Thorium: Rare Earth Liability or Asset?

By Michael Montgomery—Exclusive to Rare Earth Investing News

The production of rare earth oxides comes attached with a major problem: radioactive waste. The mining of the rare earths and the processing of the various elements produces large amounts of thorium as a byproduct. This material is radioactive and dangerous to human health. In China, lax environmental laws have allowed the country to build a monopoly in the market. However, now the country is looking to mitigate environmental damage from the production of rare earths, shutting down small mining operations, and raising environmental standards. This has had a dramatic effect on the price of these elements, which is why western companies are looking to produce on their deposits. One such company, Lynas Corporation (ASX:LYC) is building a processing plant in Malaysia that is coming under fire as concerns about the disposal of thorium and the effects on the local population mount. There is a possibility that this liability could become a resource of rare earth mining companies, as thorium can be used as fuel for nuclear power.

“The 800-pound gorilla in every rare-earth venture’s room, was the radioactive thorium- and/or uranium-bearing waste that will be generated by the extraction, separation, and refining operations,” stated rare earth expert, Jack Lifton.

The concentration plant that Lynas is building in Malaysia is planned to be finished in September and has the ability to process 11,000 tonnes of oxide per year. Residents in the area around the plant are concerned that the plant may have the same devastating effects as the Mitsubishi rare earth plant, which has been attributed to Leukemia outbreaks. Mitsubishi is now engaged in a $100 million dollar cleanup of the site.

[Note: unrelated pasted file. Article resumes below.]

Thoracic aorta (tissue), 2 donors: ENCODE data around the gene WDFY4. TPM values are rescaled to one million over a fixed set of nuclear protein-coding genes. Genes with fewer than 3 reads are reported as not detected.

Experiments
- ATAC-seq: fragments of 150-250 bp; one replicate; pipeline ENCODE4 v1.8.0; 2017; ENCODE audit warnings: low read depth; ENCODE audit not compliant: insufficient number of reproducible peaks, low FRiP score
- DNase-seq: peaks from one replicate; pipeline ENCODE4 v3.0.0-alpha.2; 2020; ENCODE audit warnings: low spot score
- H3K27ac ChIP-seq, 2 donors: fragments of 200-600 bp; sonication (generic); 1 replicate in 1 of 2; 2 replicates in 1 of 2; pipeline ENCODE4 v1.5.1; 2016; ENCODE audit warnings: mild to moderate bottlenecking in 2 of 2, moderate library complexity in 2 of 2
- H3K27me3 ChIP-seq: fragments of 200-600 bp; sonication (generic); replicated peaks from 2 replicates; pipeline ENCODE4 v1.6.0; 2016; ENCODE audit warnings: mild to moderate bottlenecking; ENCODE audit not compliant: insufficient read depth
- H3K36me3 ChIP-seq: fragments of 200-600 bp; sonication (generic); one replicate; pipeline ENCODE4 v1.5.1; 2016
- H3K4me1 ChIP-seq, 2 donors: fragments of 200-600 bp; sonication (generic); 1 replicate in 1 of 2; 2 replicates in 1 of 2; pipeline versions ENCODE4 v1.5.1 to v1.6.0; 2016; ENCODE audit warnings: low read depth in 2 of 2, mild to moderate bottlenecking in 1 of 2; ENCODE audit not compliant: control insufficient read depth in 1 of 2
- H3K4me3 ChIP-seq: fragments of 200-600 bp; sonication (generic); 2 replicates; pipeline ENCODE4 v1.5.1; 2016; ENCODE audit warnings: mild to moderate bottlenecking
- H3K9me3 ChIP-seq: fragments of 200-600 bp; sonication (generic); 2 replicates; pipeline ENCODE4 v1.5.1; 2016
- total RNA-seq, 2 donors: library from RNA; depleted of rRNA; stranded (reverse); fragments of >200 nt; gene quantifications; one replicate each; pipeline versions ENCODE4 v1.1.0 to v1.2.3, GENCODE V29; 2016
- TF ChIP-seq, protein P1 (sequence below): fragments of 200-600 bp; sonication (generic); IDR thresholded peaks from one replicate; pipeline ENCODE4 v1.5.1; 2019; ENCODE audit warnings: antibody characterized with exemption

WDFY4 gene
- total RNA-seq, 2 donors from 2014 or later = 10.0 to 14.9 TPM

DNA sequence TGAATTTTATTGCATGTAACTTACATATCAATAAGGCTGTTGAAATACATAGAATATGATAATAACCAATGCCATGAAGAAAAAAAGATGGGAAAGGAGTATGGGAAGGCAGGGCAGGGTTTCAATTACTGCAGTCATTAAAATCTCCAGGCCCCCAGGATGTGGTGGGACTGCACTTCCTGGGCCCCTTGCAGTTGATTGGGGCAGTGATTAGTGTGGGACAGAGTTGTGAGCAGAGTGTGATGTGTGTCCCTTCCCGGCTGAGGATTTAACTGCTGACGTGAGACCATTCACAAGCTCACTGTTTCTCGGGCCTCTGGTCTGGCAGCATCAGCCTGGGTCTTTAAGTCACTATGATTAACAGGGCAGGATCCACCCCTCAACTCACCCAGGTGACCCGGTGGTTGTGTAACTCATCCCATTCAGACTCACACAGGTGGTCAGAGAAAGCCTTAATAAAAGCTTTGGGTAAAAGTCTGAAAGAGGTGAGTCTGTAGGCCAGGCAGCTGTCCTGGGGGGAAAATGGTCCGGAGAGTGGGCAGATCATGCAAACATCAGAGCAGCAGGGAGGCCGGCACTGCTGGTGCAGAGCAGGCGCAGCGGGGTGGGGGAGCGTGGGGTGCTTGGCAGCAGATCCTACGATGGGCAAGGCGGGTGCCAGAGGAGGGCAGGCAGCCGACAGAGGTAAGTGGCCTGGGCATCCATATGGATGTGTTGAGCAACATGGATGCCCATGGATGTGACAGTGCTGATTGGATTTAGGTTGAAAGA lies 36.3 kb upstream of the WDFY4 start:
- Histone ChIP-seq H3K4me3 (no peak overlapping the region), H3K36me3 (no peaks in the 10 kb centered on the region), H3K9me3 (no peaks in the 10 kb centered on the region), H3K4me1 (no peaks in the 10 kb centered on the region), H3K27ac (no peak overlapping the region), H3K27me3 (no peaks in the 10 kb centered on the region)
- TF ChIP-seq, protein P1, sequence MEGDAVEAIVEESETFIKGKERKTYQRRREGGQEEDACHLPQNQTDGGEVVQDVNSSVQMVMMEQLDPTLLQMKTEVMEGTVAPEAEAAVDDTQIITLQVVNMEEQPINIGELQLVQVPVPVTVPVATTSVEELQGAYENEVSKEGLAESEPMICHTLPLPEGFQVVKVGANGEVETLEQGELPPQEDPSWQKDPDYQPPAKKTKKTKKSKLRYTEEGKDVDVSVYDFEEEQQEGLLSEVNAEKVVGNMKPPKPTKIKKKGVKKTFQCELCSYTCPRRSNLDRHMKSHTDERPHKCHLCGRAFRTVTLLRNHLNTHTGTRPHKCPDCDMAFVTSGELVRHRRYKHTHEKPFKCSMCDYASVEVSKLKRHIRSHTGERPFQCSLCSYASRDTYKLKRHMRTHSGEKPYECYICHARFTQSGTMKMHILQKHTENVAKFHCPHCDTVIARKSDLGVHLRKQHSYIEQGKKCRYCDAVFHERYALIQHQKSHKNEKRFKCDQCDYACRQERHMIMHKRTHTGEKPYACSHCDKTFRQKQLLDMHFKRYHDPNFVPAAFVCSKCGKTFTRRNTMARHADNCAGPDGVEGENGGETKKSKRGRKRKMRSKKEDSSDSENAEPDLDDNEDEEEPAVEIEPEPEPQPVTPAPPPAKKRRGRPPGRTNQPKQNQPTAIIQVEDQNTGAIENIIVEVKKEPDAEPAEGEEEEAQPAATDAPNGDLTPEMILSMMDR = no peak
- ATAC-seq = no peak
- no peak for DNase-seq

Dr. Matthew James, Lynas’s Director of Corporate Communications stated that “the raw material from Mount Weld has thorium levels 50 times lower than the tin tailings used in the old Mitsubishi plant and the concentrate shipped to Malaysia will be “safe, non-toxic and non-hazardous.”

The company has plans for the disposal of thorium, involving the mixing of thorium with lime, to dilute the material. Then the diluted thorium would be encased in concrete to be used as artificial reef systems and sea walls. The company could, however, be missing an opportunity to turn their waste into a resource, as nuclear fuel.

Thorium as nuclear fuel

Scientists have been working on using thorium as nuclear fuel as opposed to uranium because of the associated benefits . First, thorium is more abundant, easier to mine, and because is a byproduct of mining such things as rare earth oxides. Secondly, spent uranium fuel has to be used to start the nuclear reaction when using thorium. And lastly, because thorium is impractical to make nuclear weapons, the threat of proliferation is greatly reduced.